Here’s a spiritual formation exercise in three steps:
PART ONE: write down your hopes for the next ten years.
(Go ahead, I’ll wait.)
When you review the list you are likely to see a page full of wishful thinking. As in, “hopes and dreams.” I recently asked a group of senior citizens (that’s my tribe) to engage in this very exercise: “What are your hopes for the future?”
Since this group was significantly north of 60 years of old, you won’t be surprised by the answers:
- I hope to have continued good health.
- I hope to have enough money to last through retirement.
- I hope to be able to sell my house and move closer to the grandkids.
- I hope I’ll live to attend my grandkids’ weddings.
And so on. Each item on the list was predictable, safe, good, and perhaps even godly. This is how we understand hope. Our desires for peace, safety, and ease are understandable. But these things are earth-bound hopes. They are the hopes of all humanity.
Most of us consider hope to be a soft idea, the squishy expression of wishful thinking. “I hope it doesn’t rain.” Or, “I hope I’ll stay healthy.” In this modern sense “hope” is not a plan, not a strategy, it’s not even contingency planning. But what if hope was something substantial, lasting–even eternal? What if we have traded the strong, solid, lasting idea of hope—real hope, Godly hope for the timid, soft, and malleable oatmeal of wishful thinking?
There is another kind of hope. It does not start with us. Nor is it only about us—although it is very personal. Godly hope is an abiding thing. It is capable of changing who we are right now, and it also is capable outlasting this world.
So set your first list aside;
It’s time for PART TWO of the spiritual formation exercise:
How many promises do you think there are in the scripture? (Google isn’t much help: you’ll find answers that vary between 3,000 and 8,000.) Implied promises, conditional promises, fantastic promises, whatever the number actually is, there are too many to deal with. So let’s generate a second list you can write down next to the original hopes you recorded. Here’s the question: “Out of all the biblical promises you’ve heard or read, which one (which ones) have moved your heart? Which ones are felt like they were specifically for you?” Have you ever read something in the scripture and thought, “Yes! This is just for me!”
In this second step of the exercise I’m asking you to take the bold step of hearing and receiving a few of the generalized biblical promises and putting them into your hope chest. “Yes,” you should say, “I know this wasn’t written to me personally, but this particular promise feels like God has spoken it to me.”
Let me be clear, I’m not asking you to do witchcraft with the scripture. God’s word is never an incantation or a formula; it’s neither magic nor math. But I am asking you to listen to the voice of the Spirit and awaken to whatever promises God wants to quicken in your life. That’s step two, but beware! Step three is just plain crazy:
In STEP THREE you should write down a promise God has made to you, personally.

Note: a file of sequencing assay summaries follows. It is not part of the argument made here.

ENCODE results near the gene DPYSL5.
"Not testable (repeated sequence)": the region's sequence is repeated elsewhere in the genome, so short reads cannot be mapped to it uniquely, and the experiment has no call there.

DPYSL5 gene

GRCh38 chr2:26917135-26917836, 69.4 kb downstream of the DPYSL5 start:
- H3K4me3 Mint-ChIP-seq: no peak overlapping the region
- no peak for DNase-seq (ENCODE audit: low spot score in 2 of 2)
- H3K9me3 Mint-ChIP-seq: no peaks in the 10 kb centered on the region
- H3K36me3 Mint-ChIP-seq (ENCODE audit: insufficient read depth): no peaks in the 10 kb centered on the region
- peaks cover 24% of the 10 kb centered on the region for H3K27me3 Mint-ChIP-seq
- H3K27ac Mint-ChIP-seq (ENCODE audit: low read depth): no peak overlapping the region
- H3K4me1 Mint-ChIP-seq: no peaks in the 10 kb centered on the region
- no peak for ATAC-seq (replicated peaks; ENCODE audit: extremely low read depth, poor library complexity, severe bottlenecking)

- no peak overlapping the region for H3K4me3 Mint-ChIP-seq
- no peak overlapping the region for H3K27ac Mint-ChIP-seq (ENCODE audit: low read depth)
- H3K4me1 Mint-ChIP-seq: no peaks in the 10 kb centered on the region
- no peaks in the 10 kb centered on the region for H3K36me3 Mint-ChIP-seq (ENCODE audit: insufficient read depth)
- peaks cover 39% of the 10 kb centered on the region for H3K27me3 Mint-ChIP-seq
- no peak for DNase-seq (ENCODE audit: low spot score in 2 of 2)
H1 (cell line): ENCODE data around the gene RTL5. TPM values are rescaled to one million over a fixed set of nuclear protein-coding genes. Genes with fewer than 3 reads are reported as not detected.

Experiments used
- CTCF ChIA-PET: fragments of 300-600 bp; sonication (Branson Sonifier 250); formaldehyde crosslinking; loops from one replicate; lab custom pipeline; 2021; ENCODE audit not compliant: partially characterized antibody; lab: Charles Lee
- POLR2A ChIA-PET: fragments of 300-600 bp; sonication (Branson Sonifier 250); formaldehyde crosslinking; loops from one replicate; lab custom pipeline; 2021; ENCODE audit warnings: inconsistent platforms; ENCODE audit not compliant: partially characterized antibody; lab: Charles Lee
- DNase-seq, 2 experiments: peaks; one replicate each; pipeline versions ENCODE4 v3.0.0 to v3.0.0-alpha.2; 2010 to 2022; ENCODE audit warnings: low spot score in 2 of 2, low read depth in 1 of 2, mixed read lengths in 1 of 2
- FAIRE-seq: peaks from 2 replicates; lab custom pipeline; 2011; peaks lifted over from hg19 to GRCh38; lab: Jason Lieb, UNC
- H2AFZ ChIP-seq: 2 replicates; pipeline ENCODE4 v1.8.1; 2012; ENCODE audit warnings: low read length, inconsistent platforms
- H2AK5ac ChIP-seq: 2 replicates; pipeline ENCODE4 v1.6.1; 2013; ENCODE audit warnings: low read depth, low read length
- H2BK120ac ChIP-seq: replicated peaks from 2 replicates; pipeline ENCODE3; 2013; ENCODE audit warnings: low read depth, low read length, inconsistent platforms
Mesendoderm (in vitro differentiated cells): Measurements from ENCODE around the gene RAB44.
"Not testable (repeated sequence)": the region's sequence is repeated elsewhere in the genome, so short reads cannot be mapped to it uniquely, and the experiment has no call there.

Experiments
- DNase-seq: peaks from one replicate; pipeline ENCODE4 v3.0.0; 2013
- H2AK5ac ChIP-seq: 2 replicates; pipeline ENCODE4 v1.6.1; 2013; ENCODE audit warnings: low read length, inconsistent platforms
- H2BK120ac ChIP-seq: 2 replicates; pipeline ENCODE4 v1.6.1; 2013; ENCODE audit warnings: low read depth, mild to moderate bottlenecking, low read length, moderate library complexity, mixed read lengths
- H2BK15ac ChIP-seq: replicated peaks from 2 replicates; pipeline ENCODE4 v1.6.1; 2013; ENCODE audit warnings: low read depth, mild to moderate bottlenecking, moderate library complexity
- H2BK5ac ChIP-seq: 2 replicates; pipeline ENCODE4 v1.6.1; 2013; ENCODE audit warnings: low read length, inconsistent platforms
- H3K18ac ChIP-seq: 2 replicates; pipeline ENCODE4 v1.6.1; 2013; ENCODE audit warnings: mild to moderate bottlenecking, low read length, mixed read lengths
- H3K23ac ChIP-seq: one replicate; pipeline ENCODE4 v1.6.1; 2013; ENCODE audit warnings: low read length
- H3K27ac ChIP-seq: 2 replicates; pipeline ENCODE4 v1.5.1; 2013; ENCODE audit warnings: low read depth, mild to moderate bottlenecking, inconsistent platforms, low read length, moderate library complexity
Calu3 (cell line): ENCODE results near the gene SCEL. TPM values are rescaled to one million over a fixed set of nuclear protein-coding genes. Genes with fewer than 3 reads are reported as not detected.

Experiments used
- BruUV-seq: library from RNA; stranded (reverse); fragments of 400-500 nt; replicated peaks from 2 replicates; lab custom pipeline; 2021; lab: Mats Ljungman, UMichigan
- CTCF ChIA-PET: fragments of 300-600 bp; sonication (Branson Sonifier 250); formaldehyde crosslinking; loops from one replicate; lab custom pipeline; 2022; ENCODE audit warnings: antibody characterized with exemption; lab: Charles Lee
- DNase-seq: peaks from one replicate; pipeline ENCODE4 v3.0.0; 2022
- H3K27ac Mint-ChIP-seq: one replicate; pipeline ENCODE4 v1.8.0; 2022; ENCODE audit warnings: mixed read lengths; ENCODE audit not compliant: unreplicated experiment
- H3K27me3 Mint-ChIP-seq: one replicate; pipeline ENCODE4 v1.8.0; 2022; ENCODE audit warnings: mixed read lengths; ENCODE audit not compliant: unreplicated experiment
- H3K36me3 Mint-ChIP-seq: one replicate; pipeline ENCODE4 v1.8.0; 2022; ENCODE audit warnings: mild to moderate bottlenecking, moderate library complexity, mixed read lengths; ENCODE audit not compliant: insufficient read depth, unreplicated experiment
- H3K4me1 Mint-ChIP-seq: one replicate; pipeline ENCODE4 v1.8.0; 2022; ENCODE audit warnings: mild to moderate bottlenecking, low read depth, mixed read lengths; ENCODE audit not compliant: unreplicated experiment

Not from the Bible, but to you. Has God ever whispered a sentence in your ear? “The story of your life will change other people’s lives someday.” Or, “I will open up a door for your work to have eternal meaning.” Or whatever. God’s promises to each of us will be as different as one person is from another.
Here’s one example:
Now there was a man in Jerusalem, whose name was Simeon, and this man was righteous and devout, waiting for the consolation of Israel, and the Holy Spirit was upon him. And it had been revealed to him by the Holy Spirit that he would not see death before he had seen the Lord’s Christ. (Luke 2:25-26)
Now, Simeon, righteous and devout as he was, could’ve have read the Old Testament from start to finish and never seen this promise. But nonetheless, God had whispered it to him. It was for him, not his neighbor. It was for his ears only. Pointing to a chapter or verse could not prove it. It was also just a bit crazy, just a bit exalted, and just powerful enough to shape his life—if he believed it (which he did).
Part three of this spiritual formation exercise asks whether God ever whispered something to you. I’m willing to bet you’ve received more than one. The only questions are whether you’ve been receptive enough to hear it, and crazy enough to believe it.
These three steps have the power to be formative in your life:
- Have you dared to hope?
- Have you received any of his biblical promises?
- Have you ever heard his personal promise?
Finish off the exercise by meditating on the words of Peter,
“His divine power has granted to us all things that pertain to life and godliness, through the knowledge of him who called us to his own glory and excellence, by which he has granted to us his precious and very great promises, so that through them you may become partakers of the divine nature, having escaped from the corruption that is in the world because of sinful desire.” ~ 2 Peter 1:3-4
Right in the middle of this passage is a revelation: God’s promises, both general and personal, power our hope and change our lives. What has God promised you?
Take a month to revisit this spiritual formation exercise and hold these three steps before your Creator. Odds are you’ll never be the same again. (Honestly, take a month.)
This article originally appeared here, and is used by permission.